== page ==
Last, perhaps the most notable omission in WLP is the understanding of the church as an eschatological community. As Lesslie Newbigin argues, “the Church can be rightly understood only in an eschatological perspective. Whenever we seek to define it simply in terms of what it is, we go astray.”[2] When the eschatological nature of the church is not fully appreciated, the tension between the present reality and the expected future of God’s kingdom may get lost, and the church’s missionary responsibility between the times may not be paid careful heed. Furthermore, the presence and work of the Holy Spirit—the first fruits and down payment of what will ultimately come—in guiding and empowering the church to fulfill its mission may not be sufficiently recognized. “The Church: Towards a Common Vision,” a point of reference for WLP, clearly presents the church as “an eschatological reality”: The Church is “already anticipating the kingdom, but not yet its full realization. The Holy Spirit is the principal agent in establishing the kingdom and in guiding the Church so that it can be a servant of God’s work in this process. Only as we view the present in the light of the activity of the Holy Spirit, guiding the whole process of salvation history to its final recapitulation in Christ to the glory of the Father, do we begin to grasp something of the mystery of the Church” (para. 33).

The WCC has produced two separate documents in recent years: one on mission (“Together towards Life” in 2012) and the other on ecclesiology (“The Church: Towards a Common Vision” in 2013). Yet, TUMC would not necessarily have to follow that pattern. Considering that the church is missionary by its very nature, that Methodists became a church for missional reasons, and that every church in the 21st century—whether in the West or in the global South—is in a missionary context, to create one document in which ecclesiology and missiology are integrated might be equally appropriate. And such document that faithfully reflects the Wesleyan understanding of the church and mission could be a unique gift to the Church Universal.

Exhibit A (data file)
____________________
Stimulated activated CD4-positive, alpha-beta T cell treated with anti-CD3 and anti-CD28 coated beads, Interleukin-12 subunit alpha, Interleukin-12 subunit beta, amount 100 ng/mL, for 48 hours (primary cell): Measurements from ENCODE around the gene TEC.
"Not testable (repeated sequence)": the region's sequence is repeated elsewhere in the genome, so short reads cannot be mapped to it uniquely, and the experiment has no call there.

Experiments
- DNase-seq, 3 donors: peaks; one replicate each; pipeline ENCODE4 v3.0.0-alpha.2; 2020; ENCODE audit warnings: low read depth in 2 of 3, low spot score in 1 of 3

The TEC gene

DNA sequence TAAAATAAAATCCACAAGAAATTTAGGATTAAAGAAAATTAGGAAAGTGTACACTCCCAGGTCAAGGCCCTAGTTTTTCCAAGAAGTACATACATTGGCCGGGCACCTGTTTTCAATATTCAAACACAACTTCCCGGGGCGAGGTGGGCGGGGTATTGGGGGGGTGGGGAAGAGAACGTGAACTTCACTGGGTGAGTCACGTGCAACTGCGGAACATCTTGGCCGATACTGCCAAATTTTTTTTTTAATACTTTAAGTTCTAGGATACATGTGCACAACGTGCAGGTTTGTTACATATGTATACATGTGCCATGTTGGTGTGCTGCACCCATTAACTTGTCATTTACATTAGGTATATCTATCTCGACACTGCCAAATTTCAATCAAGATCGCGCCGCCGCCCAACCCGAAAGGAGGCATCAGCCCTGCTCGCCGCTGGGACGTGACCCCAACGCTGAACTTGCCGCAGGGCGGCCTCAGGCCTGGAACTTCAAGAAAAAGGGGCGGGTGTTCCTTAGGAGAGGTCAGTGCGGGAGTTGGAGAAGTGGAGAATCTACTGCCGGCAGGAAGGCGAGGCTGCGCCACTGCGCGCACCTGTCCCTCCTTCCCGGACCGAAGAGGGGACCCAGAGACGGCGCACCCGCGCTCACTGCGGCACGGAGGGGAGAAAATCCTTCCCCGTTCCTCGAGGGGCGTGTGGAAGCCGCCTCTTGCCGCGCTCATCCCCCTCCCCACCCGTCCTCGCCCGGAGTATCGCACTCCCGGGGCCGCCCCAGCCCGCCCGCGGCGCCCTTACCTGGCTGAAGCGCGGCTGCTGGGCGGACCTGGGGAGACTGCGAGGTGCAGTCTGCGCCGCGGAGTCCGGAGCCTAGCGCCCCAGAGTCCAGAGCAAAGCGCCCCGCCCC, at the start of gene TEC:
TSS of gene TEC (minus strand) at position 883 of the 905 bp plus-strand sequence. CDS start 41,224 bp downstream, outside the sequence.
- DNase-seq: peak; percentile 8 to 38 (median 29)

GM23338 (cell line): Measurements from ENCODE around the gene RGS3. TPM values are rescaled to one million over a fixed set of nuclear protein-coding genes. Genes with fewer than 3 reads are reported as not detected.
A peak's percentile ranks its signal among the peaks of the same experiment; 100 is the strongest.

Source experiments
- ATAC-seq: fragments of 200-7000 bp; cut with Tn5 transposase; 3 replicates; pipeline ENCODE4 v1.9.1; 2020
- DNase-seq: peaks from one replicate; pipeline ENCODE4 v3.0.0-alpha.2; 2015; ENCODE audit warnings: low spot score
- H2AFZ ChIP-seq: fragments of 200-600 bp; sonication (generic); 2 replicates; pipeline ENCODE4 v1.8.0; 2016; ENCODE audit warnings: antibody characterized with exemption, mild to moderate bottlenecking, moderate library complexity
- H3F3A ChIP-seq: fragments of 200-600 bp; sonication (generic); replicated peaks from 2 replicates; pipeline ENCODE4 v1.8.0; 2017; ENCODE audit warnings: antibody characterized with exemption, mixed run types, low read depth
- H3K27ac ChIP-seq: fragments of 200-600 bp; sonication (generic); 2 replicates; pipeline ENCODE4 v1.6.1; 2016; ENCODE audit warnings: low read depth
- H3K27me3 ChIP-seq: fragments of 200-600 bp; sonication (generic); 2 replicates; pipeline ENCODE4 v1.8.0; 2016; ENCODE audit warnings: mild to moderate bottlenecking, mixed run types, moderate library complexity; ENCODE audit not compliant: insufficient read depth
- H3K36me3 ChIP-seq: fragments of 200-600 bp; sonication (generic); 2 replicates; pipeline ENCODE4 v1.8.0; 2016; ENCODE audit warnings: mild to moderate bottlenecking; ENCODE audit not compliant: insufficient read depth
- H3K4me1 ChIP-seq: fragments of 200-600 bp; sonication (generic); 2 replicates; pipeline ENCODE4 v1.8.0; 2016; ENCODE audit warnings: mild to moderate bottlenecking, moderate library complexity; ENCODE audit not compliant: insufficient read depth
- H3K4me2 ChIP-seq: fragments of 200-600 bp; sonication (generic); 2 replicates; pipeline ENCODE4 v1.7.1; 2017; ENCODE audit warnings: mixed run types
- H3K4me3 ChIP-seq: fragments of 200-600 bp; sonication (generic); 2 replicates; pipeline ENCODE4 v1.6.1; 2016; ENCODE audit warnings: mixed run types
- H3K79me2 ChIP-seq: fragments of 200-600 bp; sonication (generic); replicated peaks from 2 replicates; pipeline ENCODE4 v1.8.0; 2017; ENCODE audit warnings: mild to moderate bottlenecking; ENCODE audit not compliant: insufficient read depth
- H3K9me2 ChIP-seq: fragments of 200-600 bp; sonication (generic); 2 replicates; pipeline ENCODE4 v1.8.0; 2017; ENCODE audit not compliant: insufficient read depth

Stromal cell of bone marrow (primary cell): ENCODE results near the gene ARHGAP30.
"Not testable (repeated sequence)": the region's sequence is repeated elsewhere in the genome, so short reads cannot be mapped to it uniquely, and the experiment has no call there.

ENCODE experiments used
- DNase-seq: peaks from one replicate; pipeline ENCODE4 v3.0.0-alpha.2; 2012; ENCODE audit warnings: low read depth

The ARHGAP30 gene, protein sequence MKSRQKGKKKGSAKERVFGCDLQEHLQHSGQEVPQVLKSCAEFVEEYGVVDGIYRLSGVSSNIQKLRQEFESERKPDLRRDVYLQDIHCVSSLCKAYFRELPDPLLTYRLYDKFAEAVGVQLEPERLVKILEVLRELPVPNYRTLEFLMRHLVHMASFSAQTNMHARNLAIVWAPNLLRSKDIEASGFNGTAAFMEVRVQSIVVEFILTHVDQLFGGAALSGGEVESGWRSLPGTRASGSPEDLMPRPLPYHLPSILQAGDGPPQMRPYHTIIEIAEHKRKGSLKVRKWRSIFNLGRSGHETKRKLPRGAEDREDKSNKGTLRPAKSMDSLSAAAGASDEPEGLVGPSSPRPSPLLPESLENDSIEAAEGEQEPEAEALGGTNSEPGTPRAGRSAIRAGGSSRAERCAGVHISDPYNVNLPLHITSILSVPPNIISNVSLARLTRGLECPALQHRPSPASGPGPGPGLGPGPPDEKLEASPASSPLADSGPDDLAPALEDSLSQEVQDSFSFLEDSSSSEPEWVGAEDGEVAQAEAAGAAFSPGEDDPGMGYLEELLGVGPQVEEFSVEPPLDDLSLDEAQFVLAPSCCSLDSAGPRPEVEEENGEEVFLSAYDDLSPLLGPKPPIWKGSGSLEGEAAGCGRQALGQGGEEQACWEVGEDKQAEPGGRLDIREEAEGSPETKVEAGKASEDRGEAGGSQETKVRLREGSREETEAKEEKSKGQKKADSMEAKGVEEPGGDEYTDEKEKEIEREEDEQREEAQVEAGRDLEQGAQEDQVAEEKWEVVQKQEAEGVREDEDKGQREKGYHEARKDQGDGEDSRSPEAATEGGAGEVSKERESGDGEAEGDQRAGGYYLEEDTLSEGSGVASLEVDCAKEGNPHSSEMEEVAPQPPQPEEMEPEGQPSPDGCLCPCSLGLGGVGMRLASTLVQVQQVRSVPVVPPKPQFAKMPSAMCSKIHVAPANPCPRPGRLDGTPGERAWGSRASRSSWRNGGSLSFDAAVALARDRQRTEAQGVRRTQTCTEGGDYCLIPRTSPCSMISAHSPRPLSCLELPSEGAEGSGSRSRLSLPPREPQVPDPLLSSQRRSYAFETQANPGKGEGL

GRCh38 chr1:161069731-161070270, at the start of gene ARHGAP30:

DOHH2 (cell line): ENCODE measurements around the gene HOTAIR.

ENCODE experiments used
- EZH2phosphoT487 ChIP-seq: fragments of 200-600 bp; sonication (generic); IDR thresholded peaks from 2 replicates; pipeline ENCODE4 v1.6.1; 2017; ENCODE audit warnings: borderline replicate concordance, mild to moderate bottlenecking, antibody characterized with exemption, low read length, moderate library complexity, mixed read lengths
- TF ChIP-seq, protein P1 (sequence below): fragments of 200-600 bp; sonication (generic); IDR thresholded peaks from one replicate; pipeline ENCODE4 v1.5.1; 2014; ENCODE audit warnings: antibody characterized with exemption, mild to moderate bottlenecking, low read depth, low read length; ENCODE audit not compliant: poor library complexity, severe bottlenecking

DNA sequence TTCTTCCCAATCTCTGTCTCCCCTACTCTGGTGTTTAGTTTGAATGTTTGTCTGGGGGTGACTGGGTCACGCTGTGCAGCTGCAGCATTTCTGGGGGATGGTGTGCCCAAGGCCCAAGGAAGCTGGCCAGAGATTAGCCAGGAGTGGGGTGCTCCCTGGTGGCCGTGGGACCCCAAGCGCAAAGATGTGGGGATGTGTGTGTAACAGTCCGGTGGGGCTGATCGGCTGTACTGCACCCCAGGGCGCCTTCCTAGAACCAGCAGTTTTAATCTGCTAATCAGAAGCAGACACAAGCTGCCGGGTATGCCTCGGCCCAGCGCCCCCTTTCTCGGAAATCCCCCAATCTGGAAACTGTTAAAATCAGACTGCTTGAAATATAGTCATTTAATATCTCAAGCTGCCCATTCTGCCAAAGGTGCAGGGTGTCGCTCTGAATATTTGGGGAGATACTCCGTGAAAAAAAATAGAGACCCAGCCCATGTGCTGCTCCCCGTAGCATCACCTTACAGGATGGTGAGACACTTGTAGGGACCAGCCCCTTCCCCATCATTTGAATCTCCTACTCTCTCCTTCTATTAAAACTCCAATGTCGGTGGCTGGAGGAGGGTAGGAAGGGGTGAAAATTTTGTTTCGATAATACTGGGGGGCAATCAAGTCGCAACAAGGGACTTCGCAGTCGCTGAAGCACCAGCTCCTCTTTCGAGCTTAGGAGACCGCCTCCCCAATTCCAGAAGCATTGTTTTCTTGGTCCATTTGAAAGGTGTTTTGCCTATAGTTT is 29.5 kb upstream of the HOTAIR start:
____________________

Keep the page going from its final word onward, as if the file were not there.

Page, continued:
[1] Margaret O’Gara, The Ecumenical Gift Exchange (Collegeville, MN: Liturgical Press, 1998).
[2] Lesslie Newbigin, The Household of God: Lectures on the Nature of the Church (London: SCM, 1953), 135.

Tuesday, May 23, 2017

Barry Bryant - Contextual & Connectional: Reading the Scriptures

Today's post is the second of a four-part series on the tensions between contextual theology and connectional polity in The United Methodist Church, written by Barry E. Bryant, Ph.D., Associate Professor of United Methodist and Wesleyan Studies at Garrett-Evangelical Theological Seminary.

In my last post, I drew attention to a tension in United Methodism between our contextual theology and our connectional polity. In this post and the next, I will illustrate this tension at play by looking at the first element of the “Quadrilateral”: Scripture.